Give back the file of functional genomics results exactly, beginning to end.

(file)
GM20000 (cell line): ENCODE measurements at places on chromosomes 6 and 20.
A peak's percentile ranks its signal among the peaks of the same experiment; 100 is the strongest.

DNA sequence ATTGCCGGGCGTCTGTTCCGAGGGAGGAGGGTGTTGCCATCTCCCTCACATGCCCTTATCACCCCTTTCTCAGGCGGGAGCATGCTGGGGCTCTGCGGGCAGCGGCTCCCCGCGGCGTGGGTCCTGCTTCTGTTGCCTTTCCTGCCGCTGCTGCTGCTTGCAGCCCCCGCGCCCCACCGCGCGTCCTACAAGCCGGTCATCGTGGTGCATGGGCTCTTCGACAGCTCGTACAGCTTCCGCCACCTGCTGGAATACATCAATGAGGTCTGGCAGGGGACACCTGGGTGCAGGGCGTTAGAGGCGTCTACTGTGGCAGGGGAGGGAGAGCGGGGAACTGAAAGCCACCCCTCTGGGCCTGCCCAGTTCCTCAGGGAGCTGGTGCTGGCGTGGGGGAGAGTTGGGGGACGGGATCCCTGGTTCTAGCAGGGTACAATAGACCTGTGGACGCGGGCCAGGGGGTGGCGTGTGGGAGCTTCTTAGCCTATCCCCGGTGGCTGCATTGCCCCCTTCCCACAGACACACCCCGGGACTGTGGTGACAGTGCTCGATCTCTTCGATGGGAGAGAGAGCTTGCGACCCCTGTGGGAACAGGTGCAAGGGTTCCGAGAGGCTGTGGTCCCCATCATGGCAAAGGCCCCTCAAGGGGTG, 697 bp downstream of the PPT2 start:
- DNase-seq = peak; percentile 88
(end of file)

GM20000 (cell line): ENCODE measurements at places on chromosomes 6 and 20.
A peak's percentile ranks its signal among the peaks of the same experiment; 100 is the strongest.

DNA sequence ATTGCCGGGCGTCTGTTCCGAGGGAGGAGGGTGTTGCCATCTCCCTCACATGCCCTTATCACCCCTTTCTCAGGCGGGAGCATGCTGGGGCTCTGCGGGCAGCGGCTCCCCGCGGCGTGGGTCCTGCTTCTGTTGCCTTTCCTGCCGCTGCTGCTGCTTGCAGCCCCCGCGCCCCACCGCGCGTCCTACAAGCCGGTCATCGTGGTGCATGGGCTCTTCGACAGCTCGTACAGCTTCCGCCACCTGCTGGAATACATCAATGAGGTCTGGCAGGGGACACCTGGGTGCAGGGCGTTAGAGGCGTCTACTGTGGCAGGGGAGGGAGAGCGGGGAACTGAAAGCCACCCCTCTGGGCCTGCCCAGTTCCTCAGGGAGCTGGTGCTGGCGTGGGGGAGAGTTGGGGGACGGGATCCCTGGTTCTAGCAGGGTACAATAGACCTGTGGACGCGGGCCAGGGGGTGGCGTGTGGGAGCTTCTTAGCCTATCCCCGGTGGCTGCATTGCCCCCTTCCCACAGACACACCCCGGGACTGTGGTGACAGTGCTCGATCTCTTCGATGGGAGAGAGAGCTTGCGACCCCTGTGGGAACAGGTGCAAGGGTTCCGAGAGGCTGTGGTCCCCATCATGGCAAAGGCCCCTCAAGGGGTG, 697 bp downstream of the PPT2 start:
- DNase-seq = peak; percentile 88